Question: I want to enroll my 19-year-old son to a driving school. He knows how to drive, but I want him to be knowledgeable to the pros and cons of driving safely. Can this help me save money on car insurance?
Answer: Enrolling your young driver in a driving school is a great idea. Knowing how to drive is one thing; knowing how to be a safe, defensive driver is another.
Whether the actual class will help you save money on your insurance policy depends upon your specific auto insurance provider.
Some car insurance companies offer a discount, which tends to be in the range of 5 to 15 percent, while others will not, especially in states that already require that teenagers take a driver education course to obtain their driver’s licenses.
To find out if you can save with your current insurance company, contact your agent or the company's customer service. If you find that you will not be offered any type of discount, then shop around with other auto insurance companies. It’s likely there is one that will give a discount.
Don't let a discount make the decision for you; company rates can vary by hundreds, even thousands of dollars. The company with the discount may still be more expensive. You can comparison shop and see if that discount would make the end rate worth changing car insurance providers.
As you shop, you also may find that there are some auto insurers that offer additional discounts if your young driver participates in the insurer’s own special driver safety program.
For example, Farmers has a program called Y.E.S. (You're Essential to Safety). If your teenager watches a video and completes a follow-up test to check how well it sunk in, he or she can qualify for certain discounts.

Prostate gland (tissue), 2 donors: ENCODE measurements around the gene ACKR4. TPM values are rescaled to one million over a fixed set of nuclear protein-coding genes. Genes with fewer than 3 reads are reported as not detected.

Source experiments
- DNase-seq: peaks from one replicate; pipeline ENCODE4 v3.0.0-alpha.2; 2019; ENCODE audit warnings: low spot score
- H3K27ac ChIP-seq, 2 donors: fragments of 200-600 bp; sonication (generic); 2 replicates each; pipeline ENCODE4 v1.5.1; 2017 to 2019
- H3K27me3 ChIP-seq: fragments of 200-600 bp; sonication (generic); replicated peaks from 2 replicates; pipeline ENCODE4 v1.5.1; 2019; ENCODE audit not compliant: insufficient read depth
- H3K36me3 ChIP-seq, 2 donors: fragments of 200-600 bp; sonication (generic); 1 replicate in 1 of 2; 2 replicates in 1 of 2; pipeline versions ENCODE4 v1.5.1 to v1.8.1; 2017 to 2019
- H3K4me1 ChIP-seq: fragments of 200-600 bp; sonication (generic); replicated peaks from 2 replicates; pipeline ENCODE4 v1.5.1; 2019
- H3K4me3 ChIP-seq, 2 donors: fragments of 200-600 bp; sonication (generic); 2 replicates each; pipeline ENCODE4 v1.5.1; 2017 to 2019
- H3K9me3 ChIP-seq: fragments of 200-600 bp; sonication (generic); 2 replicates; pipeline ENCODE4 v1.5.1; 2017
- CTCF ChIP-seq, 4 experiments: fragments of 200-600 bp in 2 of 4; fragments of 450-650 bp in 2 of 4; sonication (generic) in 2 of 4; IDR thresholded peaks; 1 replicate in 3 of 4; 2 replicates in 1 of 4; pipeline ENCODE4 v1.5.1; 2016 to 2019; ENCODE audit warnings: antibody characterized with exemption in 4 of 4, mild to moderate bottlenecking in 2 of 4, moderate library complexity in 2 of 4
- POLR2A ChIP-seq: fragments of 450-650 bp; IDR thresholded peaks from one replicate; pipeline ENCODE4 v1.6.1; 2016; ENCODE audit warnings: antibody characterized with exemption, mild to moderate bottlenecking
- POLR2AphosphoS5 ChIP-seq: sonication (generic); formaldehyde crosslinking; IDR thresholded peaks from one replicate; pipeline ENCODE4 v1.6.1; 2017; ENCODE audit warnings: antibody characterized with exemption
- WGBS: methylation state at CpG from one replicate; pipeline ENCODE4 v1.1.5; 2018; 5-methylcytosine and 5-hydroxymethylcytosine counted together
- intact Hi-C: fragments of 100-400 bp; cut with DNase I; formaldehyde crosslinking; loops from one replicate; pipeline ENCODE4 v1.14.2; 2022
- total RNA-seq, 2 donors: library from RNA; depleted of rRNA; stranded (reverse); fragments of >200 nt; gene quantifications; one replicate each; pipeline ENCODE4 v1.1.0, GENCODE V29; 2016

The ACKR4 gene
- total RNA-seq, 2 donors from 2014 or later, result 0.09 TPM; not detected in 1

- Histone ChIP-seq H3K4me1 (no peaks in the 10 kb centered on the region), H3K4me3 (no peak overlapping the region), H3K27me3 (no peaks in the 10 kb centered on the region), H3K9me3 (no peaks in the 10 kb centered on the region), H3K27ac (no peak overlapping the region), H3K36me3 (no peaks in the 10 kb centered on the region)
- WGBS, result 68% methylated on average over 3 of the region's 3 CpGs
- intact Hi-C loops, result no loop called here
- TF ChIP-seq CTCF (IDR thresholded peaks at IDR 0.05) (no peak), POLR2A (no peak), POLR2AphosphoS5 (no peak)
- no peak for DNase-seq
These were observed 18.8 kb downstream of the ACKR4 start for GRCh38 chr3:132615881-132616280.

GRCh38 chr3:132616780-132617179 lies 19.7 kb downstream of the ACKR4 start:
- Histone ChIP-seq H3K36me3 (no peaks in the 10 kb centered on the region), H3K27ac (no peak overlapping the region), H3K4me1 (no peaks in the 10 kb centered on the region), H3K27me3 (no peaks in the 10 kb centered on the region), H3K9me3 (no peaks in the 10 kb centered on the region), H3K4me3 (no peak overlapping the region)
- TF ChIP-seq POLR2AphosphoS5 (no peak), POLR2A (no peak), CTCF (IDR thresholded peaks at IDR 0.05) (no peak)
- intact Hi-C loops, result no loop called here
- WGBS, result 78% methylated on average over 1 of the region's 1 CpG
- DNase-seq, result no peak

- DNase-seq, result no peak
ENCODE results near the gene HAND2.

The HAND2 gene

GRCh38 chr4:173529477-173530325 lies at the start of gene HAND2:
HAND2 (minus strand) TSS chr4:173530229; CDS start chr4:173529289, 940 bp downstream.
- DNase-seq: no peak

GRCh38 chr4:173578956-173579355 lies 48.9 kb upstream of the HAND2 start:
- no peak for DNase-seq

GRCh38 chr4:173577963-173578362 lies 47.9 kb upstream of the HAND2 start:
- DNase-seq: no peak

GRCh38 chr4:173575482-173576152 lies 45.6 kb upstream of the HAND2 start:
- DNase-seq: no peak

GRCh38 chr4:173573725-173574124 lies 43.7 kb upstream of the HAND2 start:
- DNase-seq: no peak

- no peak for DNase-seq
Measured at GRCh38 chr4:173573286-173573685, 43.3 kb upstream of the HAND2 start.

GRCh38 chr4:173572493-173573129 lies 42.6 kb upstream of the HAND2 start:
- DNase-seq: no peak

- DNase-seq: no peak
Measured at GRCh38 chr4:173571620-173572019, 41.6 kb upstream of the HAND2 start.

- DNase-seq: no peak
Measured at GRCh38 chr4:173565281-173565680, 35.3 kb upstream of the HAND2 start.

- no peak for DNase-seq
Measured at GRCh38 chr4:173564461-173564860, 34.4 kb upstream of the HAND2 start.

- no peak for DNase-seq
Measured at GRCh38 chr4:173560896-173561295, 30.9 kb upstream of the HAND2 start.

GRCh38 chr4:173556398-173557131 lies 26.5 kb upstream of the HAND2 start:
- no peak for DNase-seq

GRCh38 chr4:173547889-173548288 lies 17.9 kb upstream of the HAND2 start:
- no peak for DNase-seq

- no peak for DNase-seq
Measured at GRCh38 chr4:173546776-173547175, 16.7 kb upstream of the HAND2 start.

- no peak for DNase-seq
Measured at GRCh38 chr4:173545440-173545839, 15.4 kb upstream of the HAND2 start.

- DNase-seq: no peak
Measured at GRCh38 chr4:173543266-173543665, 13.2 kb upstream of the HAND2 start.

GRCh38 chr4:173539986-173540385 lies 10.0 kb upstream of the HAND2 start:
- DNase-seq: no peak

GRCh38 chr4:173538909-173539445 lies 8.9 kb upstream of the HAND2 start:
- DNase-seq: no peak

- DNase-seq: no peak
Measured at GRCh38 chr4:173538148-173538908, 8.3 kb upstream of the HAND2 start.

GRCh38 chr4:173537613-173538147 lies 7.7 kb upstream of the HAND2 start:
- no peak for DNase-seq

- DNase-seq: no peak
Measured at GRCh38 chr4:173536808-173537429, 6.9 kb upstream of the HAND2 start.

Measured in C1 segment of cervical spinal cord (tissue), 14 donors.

And, State Farm has Steer Clear, which allows drivers under the age of 25 with a clean record to receive a discount if they successfully completed a program that includes a video presentation, a safe-driving magazine, and a driver's log to document driving experiences.
Even if a discount isn’t be available, don’t let that stop you from having your teen take the class. It's likely that a clean and safe driving record will save you more money over the long haul.
The Insurance Institute for Highway Safety (IIHS) finds that the fatal crash rate per mile driven for 16- to 19-year-olds is nearly three times the rate for older drivers. Making your son a better driver may give you better peace of mind -- and also allow you obtain affordable car insurance rates by avoiding tickets or car accidents. (See “A parent’s guide to insuring a teen driver”)
Plus you can ask for other discounts.
If your son is a full-time student he may be eligible for a good student discount, which may save you between 5 and 25 percent off your auto insurance premium. If he has had his license for three years already and has had no tickets or accidents, he may qualify for a good driver discount.
Also, discounts are available with some insurance providers if you place a device in your son’s vehicle that will allow you and your insurer to monitor his driving behavior. (See “7 ways to spy on your teen driver”)